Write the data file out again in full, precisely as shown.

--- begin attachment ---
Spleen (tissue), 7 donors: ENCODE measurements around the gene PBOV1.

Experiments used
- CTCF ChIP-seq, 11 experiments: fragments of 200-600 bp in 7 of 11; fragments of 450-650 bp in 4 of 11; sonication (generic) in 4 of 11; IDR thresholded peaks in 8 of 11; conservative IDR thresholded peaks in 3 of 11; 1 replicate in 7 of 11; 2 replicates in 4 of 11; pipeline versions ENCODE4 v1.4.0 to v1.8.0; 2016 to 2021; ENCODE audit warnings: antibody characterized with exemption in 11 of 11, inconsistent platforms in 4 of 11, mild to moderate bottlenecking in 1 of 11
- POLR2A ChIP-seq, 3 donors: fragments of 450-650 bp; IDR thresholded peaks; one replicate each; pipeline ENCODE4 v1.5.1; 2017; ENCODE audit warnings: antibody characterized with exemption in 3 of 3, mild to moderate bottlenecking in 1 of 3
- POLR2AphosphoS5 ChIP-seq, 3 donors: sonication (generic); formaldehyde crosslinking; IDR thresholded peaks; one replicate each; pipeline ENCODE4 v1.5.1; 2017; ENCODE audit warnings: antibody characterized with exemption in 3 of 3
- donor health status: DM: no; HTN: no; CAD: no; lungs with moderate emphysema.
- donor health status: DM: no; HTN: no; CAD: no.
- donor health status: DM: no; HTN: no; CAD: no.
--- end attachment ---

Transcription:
Spleen (tissue), 7 donors: ENCODE measurements around the gene PBOV1.

Experiments used
- CTCF ChIP-seq, 11 experiments: fragments of 200-600 bp in 7 of 11; fragments of 450-650 bp in 4 of 11; sonication (generic) in 4 of 11; IDR thresholded peaks in 8 of 11; conservative IDR thresholded peaks in 3 of 11; 1 replicate in 7 of 11; 2 replicates in 4 of 11; pipeline versions ENCODE4 v1.4.0 to v1.8.0; 2016 to 2021; ENCODE audit warnings: antibody characterized with exemption in 11 of 11, inconsistent platforms in 4 of 11, mild to moderate bottlenecking in 1 of 11
- POLR2A ChIP-seq, 3 donors: fragments of 450-650 bp; IDR thresholded peaks; one replicate each; pipeline ENCODE4 v1.5.1; 2017; ENCODE audit warnings: antibody characterized with exemption in 3 of 3, mild to moderate bottlenecking in 1 of 3
- POLR2AphosphoS5 ChIP-seq, 3 donors: sonication (generic); formaldehyde crosslinking; IDR thresholded peaks; one replicate each; pipeline ENCODE4 v1.5.1; 2017; ENCODE audit warnings: antibody characterized with exemption in 3 of 3
- donor health status: DM: no; HTN: no; CAD: no; lungs with moderate emphysema.
- donor health status: DM: no; HTN: no; CAD: no.
- donor health status: DM: no; HTN: no; CAD: no.